Could, Should, Would, Might Posted by Gary Locke on Nov 12, 2020 in English Grammar, English Language, Speaking English
I try not to play the role of grammar policeman among my family and friends, so I make every effort not to comment on grammatical mistakes when I see or hear them. But I do notice them. When the same mistakes keep appearing from multiple people, I can’t help but wonder why.
Lately, I’ve been seeing and hearing one of the most common errors in the English language – confusing the preposition of with the verb have.
- “I could have walked to work, but I decided to drive instead.”
- “I could of walked to work, but I decided to drive instead.”
It happens all the time. Of and have actually sound alike, especially in informal conversation. However, the mistake should be obvious the moment it is written out. So, why am I still frequently seeing this error?
Could have, should have, would have, and might have are past tense modals, typically followed by a past participle verb which, in the example given above, would be walked.
Part of the problem, of course, is that we normally contract would have, could have, should have, and might have as would’ve, could’ve, should’ve, and might’ve. Native English speakers tend to be lazy at enunciation. What’s more, colloquial speech further alters these contractions to woulda’, coulda’, shoulda’, and mighta’. 65 years ago, Marlon Brando famously uttered the line, “I coulda’ been a contender!” to Rod Steiger in the film On the Waterfront. People have been using this bastardization of the contraction ever since; sometimes intentionally and ironically, but more often they are unaware of doing it.
So, if you write words the way you speak them – a practice called phonetical spelling – you might convince yourself that these past tense modals are written with the preposition rather than the verb. But it’s the verb that reveals the meaning.
Let’s take a closer look at these past tense modals and something called conditionals.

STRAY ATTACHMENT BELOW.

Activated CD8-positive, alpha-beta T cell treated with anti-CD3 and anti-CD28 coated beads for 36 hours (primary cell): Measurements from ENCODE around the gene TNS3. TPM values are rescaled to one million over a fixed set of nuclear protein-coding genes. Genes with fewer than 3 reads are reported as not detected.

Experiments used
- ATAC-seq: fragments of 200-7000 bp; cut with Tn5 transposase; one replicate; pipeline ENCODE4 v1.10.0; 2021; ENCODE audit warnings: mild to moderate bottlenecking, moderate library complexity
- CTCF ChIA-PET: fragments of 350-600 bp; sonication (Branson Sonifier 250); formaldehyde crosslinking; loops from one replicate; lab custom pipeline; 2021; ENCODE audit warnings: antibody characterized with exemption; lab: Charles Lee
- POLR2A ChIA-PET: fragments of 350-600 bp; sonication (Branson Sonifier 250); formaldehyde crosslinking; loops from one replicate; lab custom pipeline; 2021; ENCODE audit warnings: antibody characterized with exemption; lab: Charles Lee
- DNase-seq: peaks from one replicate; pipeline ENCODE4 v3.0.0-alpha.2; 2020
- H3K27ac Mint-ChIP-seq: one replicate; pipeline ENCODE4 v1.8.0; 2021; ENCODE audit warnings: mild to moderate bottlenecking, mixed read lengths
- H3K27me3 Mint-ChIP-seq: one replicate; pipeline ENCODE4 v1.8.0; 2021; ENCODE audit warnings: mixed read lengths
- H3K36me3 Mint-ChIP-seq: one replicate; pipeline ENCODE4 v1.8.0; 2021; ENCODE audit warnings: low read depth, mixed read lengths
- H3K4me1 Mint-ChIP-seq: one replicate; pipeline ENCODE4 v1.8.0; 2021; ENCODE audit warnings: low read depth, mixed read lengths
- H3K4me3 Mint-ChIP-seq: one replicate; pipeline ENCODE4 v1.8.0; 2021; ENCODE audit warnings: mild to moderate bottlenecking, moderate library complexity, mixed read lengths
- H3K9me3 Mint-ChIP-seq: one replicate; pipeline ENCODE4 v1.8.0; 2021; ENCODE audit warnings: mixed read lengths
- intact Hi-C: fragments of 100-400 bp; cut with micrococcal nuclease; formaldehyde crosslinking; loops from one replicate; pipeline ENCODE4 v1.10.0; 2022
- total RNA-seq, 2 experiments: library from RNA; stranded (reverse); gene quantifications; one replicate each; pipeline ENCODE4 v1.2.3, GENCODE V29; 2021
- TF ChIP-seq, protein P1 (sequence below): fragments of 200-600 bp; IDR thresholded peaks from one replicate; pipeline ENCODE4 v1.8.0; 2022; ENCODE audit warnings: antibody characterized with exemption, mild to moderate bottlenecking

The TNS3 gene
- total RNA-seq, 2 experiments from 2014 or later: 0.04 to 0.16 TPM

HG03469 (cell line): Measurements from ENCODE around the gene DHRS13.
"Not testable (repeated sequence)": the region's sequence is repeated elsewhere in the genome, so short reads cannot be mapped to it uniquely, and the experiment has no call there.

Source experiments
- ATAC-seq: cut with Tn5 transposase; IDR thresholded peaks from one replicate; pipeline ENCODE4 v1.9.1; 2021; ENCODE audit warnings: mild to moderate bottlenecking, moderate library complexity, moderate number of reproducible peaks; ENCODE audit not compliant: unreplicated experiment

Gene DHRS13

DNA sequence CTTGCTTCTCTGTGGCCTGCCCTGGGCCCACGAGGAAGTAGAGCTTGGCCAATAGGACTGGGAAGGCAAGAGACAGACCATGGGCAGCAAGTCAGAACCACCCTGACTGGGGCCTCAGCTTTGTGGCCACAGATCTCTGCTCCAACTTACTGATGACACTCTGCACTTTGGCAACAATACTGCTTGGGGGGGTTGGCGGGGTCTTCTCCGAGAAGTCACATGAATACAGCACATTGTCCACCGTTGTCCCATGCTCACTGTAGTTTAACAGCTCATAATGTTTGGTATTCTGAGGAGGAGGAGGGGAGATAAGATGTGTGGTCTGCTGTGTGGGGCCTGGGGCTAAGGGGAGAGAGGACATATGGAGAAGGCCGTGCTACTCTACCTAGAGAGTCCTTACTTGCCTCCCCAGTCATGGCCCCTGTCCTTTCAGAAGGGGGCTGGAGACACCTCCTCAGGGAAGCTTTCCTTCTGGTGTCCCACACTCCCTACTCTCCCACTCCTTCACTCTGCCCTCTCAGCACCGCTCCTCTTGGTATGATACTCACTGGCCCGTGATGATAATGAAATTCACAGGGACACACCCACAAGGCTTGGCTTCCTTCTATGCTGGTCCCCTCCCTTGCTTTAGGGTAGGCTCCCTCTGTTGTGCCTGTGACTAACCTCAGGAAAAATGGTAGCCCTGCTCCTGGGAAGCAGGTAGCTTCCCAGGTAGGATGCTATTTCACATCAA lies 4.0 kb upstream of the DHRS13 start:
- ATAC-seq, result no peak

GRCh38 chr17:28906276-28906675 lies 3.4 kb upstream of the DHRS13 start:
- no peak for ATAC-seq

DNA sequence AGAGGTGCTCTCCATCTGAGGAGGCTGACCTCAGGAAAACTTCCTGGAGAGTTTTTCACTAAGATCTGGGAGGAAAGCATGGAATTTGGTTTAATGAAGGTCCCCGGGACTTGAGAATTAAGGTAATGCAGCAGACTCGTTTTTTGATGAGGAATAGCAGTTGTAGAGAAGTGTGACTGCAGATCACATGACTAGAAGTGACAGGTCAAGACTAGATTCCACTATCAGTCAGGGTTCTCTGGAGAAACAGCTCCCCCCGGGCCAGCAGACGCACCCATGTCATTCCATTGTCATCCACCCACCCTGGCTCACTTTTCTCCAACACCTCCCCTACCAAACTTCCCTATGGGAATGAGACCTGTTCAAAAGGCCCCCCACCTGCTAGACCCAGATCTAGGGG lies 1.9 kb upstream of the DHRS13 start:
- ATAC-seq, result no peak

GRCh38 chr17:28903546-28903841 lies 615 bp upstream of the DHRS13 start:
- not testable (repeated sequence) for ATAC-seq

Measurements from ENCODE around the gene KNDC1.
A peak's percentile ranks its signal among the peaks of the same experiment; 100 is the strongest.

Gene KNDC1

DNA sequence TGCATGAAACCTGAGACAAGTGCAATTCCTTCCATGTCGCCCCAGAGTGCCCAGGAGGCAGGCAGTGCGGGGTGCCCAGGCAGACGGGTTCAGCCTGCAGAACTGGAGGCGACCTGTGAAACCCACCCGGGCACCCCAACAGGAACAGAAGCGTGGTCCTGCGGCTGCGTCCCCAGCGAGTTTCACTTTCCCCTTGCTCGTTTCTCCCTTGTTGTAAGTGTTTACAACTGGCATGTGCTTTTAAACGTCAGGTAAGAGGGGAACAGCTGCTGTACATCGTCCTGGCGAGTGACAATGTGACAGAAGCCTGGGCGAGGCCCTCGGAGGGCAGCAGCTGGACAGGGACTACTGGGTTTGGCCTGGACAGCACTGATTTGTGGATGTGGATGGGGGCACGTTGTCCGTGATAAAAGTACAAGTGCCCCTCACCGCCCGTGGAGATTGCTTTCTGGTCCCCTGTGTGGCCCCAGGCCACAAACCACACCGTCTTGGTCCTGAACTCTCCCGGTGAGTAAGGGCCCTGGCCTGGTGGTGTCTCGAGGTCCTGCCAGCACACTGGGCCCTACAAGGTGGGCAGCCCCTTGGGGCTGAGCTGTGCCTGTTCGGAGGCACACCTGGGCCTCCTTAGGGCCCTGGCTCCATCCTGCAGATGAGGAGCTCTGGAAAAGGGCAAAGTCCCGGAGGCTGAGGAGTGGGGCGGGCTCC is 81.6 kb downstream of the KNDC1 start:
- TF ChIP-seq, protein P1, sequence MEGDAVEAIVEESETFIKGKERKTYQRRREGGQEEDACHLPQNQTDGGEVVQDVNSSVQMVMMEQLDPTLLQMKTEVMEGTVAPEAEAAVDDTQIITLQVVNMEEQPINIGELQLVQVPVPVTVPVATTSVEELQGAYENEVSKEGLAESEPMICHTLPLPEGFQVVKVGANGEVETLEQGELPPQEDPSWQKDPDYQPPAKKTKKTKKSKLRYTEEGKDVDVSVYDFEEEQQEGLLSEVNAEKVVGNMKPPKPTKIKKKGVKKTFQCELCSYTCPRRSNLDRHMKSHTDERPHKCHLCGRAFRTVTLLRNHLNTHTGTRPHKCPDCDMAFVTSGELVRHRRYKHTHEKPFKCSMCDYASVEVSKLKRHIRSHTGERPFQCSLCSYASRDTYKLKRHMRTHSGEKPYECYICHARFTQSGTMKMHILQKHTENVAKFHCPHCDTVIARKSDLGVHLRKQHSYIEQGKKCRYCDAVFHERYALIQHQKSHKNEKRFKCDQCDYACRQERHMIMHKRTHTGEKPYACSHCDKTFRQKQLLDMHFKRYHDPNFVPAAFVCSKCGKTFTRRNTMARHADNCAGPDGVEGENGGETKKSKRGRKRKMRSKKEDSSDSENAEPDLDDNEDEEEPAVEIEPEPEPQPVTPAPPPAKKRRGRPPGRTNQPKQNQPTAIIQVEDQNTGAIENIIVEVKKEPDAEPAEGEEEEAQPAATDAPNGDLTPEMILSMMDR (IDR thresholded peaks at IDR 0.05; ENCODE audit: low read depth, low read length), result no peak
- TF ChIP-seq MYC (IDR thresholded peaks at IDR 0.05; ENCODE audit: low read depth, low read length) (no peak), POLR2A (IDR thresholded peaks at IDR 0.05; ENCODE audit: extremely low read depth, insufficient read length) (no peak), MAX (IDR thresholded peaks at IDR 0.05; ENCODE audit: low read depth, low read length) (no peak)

Could Have, or Could’ve
Could have is a past conditional, stating that something was possible in the past, but did not happen.
“I could have gone home after work, but I decided to go out for a drink with my friends.”
“I could’ve had another slice of pie for dessert, but I’m watching my weight.”
Would Have, or Would’ve
Would have takes two forms, depending on your intention. It could be a past unreal conditional, stating that, but for an unknown, there would be different results. The keyword in these phrases is if.
“I would have gone home sooner if I had known that they needed to get up early.”
“I would’ve brought some wine if I knew that she expected us to stay for dinner.”
Would have may also imply choice or regret. The conditional word in these phrases is but.
“I would have taken a sweater, but the forecast was for a warm, sunny day.”
“I would’ve been better off if I had trusted my instincts, but I was reckless.”
Should Have or Should’ve
Should have is a past conditional directly stating regret. It refers to mistakes and is often used in apologies.
“I don’t know why I said that. I should have known better.”
“You should’ve told me that you were working until 10 tonight!”
Might Have or Might’ve
Might have implies that something that was possible in the past did not occur. It is another past unreal conditional. Once again, look for the words if or but.
“I might have a very different career if I hadn’t changed my college major.”
“We might’ve dated sooner, but I was afraid that you thought I was weird.”
Just remember that the verb (to) have is crucial to the sentence. Using the preposition of simply doesn’t make any sense.